October 11, 2011

Chatting with Laurie David {Tales from the Trenches}

The Family Dinner

This is the latest installment of my Tales from the Trenches Series. An ongoing series where friends and readers share their stories and recipes about the great food they fit into family life. We all have tips and tricks to share with each other: when we cook, what we cook and how we cook the delicious food we love to eat.

GIVEAWAY: {If you are interested in a winning a copy of Laurie’s book please see entry rules below the interview}

Today I am chatting with Laurie David, the author of The Family Dinner Cookbook: Great Ways to Connect With Your Kids, One Meal at a Time and well-known environmental advocate. I had the great fortune of meeting Laurie at the BlogHer Food Conference in Atlanta last May where we made an instant connection. Both of us strongly believe in the power of families eating together as a way of connecting with our children and strengthening family bonds. As you know, I often cook during naptime or when my daughter is at school so that I can enjoy cooking and our dinner is ready with minimal fuss in the evening. This is my way of getting a joyful dinner on the table for us to converse over. Sure, there are nights when my husband travels or I am out for work, but, like Laurie, I strive to make our meals meaningful and memorable as often as possible.

I encourage you to pick up a copy of Laurie’s wonderful book and enjoy it. Better yet, pick up two copies, one for you and one for a friend. The volume contains gorgeous recipes and anecdotes relating to all kinds of family gatherings and ways to connect with your family over meals. It stresses the importance of low-stress food and easygoing fun. A notion I think all parents, especially me, can stand solidly behind.

1. It can be hard to have lengthy sit down dinners with young children. Do you have any tips for parents looking for ways to get their toddlers to stay engaged at the table for more than just the time they are eating?

Kids stay at the table when they’re having fun.  And one way to accomplish that is by playing verbal games.  My book is full of suggestions for games we played in my house to take the conversation away from the ordinary and get everyone laughing.  Kids love to answer questions, they love to respond and they even love to wait their turn to participate.  Tonight, try playing “What I Like about Me”.  Go around the table and have everyone say one thing that they like about themselves.  And then for the second and third rounds, have everyone go around and say what they like about the person on either side of them.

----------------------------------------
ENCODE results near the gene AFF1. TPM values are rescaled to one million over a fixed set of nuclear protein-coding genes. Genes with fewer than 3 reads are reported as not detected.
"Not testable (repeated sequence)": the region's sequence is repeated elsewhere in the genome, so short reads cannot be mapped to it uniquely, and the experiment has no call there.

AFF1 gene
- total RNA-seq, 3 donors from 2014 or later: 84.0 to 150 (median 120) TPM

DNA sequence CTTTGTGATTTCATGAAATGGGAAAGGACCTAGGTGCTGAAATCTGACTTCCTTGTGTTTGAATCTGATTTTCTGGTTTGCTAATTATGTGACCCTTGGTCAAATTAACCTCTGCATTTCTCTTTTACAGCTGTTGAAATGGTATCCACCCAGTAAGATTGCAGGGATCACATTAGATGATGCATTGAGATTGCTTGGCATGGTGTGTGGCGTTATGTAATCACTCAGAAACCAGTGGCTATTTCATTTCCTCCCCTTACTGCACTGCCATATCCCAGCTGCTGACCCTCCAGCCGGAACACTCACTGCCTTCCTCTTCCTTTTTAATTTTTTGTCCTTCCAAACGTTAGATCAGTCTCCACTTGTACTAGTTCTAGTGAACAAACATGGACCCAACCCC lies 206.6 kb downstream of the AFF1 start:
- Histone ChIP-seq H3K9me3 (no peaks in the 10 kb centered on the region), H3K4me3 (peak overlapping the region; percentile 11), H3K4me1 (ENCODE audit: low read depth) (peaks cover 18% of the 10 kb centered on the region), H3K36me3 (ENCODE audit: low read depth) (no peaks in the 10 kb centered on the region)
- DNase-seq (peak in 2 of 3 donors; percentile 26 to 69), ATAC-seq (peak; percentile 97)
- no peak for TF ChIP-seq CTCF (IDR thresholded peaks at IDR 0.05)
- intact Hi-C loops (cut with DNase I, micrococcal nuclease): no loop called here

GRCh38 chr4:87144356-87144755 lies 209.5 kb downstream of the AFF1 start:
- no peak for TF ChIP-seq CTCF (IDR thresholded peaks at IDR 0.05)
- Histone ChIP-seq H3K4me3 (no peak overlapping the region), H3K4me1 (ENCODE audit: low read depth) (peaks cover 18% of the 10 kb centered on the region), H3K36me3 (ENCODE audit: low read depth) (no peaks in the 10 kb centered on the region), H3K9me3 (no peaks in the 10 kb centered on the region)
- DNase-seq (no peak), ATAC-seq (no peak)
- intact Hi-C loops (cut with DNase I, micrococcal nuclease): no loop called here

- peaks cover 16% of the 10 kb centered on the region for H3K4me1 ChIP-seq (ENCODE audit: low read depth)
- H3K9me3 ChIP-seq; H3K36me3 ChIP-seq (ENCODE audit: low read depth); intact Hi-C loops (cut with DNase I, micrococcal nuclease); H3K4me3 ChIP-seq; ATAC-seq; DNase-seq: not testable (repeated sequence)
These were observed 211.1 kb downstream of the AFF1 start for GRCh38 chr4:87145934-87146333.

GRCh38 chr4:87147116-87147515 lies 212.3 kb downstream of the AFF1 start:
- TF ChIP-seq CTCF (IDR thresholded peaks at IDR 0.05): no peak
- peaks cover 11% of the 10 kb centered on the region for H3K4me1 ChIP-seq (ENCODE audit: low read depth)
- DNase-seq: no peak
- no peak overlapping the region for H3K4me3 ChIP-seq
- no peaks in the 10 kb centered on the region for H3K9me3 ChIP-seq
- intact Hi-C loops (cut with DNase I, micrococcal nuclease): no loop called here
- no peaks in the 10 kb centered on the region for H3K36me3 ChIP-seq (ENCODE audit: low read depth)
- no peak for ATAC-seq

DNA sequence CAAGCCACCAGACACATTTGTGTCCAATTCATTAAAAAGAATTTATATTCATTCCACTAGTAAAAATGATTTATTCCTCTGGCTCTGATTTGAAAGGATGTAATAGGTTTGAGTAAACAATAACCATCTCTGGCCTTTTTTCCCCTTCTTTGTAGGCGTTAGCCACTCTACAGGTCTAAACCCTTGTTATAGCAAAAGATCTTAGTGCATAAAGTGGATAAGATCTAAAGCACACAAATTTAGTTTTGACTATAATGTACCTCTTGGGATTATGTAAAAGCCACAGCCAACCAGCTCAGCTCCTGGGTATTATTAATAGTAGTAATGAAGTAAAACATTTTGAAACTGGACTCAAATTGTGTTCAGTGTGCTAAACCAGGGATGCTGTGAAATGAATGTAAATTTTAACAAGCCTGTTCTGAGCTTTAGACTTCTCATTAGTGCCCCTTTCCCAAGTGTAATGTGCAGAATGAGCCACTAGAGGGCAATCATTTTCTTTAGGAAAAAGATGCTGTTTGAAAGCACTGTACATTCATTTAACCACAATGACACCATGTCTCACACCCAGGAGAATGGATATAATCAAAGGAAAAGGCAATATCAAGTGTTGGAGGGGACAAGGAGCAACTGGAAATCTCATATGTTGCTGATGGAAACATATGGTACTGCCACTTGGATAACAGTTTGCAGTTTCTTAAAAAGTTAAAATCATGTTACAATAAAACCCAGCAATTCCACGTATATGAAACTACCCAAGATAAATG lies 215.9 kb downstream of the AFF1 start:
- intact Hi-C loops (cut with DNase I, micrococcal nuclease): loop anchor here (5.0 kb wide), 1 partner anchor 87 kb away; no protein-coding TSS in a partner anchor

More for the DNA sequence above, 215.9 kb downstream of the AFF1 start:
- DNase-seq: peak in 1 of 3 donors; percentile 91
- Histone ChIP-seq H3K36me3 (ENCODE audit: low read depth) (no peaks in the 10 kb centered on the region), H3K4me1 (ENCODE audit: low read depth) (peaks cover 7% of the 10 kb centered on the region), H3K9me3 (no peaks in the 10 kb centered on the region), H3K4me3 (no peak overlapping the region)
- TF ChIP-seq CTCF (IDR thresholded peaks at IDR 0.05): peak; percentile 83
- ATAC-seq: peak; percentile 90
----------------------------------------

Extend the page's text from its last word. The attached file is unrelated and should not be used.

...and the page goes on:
2. Since time can be the enemy of parents with young kids, what kind of meal prep tips do you recommend for people trying to sit down for at least 10 minutes with their families for dinner?

First of all, take the pressure off yourself about what constitutes “dinner”.  It can be soup and a salad or healthy sandwich and cut up fruit.  On days when you’re super busy, remember that the really important thing is sitting down together and talking. Also, I’m a fan of time savers, such as doubling up recipes and freezing one, sharing meals with friends and simplifying, simplifying, simplifying!

3. Sometimes my husband gets home late so I eat dinner with my daughter and then he eats later. Our family sit-down meals tend to be weekend breakfasts or lunches. A lot of my friends are in similar situations, how do we make this work for us?

Sounds like it’s already working!  You might want to make it a family goal to add one more family meal to your week, whether it be a breakfast, lunch or dinner.  Or how about a before bedtime cup of herb tea that you all share together.

4. The fun part for new families is the prospect of building new family meal traditions, especially around holidays and birthdays. How do you recommend building new family meal traditions, while balancing the established ones, with your family?

I think the key to family rituals are that they’re not once a year, but that they’re weekly.  You can start next week with the addition of Meatless Monday.  I love naming certain nights of the week after a particular dining experience and that helps make dinner feel like a party.  Taco Tuesdays, Wacky Wednesdays (e.g. breakfast for dinner), Shabbat Friday, Souper Sundays are all great ritual ideas that you can incorporate into your week.

5. How do you recommend parents with limited amounts of time begin taking steps toward a more environmentally kitchen? People often ask me for the small, easy things that they can build on to make a difference. It is about removing the intimidation factor and taking it one day at a time to make it manageable. There is so little free time for big projects with young kids at home!